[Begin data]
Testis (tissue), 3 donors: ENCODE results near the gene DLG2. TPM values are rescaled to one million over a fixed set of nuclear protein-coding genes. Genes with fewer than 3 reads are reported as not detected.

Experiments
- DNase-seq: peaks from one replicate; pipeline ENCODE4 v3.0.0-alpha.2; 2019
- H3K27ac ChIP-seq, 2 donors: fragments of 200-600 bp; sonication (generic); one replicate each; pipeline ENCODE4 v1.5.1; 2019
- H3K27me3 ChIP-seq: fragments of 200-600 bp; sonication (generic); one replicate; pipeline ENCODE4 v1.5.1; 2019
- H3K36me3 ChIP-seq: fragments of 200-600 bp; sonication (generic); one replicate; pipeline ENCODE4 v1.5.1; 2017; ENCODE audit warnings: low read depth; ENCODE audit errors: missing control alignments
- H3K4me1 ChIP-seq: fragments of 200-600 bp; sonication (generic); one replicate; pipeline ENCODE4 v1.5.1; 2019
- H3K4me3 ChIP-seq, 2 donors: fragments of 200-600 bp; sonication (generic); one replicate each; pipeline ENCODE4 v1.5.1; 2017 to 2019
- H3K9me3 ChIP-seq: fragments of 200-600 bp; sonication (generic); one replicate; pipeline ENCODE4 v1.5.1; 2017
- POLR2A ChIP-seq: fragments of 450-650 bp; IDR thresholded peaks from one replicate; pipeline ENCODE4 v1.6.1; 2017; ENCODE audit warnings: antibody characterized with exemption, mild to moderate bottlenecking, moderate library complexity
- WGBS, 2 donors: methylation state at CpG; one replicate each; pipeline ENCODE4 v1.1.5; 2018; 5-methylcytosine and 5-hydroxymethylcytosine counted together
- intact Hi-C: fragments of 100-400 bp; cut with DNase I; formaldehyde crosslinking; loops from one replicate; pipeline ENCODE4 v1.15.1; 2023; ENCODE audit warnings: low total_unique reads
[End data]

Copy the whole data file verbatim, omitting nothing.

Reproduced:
Testis (tissue), 3 donors: ENCODE results near the gene DLG2. TPM values are rescaled to one million over a fixed set of nuclear protein-coding genes. Genes with fewer than 3 reads are reported as not detected.

Experiments
- DNase-seq: peaks from one replicate; pipeline ENCODE4 v3.0.0-alpha.2; 2019
- H3K27ac ChIP-seq, 2 donors: fragments of 200-600 bp; sonication (generic); one replicate each; pipeline ENCODE4 v1.5.1; 2019
- H3K27me3 ChIP-seq: fragments of 200-600 bp; sonication (generic); one replicate; pipeline ENCODE4 v1.5.1; 2019
- H3K36me3 ChIP-seq: fragments of 200-600 bp; sonication (generic); one replicate; pipeline ENCODE4 v1.5.1; 2017; ENCODE audit warnings: low read depth; ENCODE audit errors: missing control alignments
- H3K4me1 ChIP-seq: fragments of 200-600 bp; sonication (generic); one replicate; pipeline ENCODE4 v1.5.1; 2019
- H3K4me3 ChIP-seq, 2 donors: fragments of 200-600 bp; sonication (generic); one replicate each; pipeline ENCODE4 v1.5.1; 2017 to 2019
- H3K9me3 ChIP-seq: fragments of 200-600 bp; sonication (generic); one replicate; pipeline ENCODE4 v1.5.1; 2017
- POLR2A ChIP-seq: fragments of 450-650 bp; IDR thresholded peaks from one replicate; pipeline ENCODE4 v1.6.1; 2017; ENCODE audit warnings: antibody characterized with exemption, mild to moderate bottlenecking, moderate library complexity
- WGBS, 2 donors: methylation state at CpG; one replicate each; pipeline ENCODE4 v1.1.5; 2018; 5-methylcytosine and 5-hydroxymethylcytosine counted together
- intact Hi-C: fragments of 100-400 bp; cut with DNase I; formaldehyde crosslinking; loops from one replicate; pipeline ENCODE4 v1.15.1; 2023; ENCODE audit warnings: low total_unique reads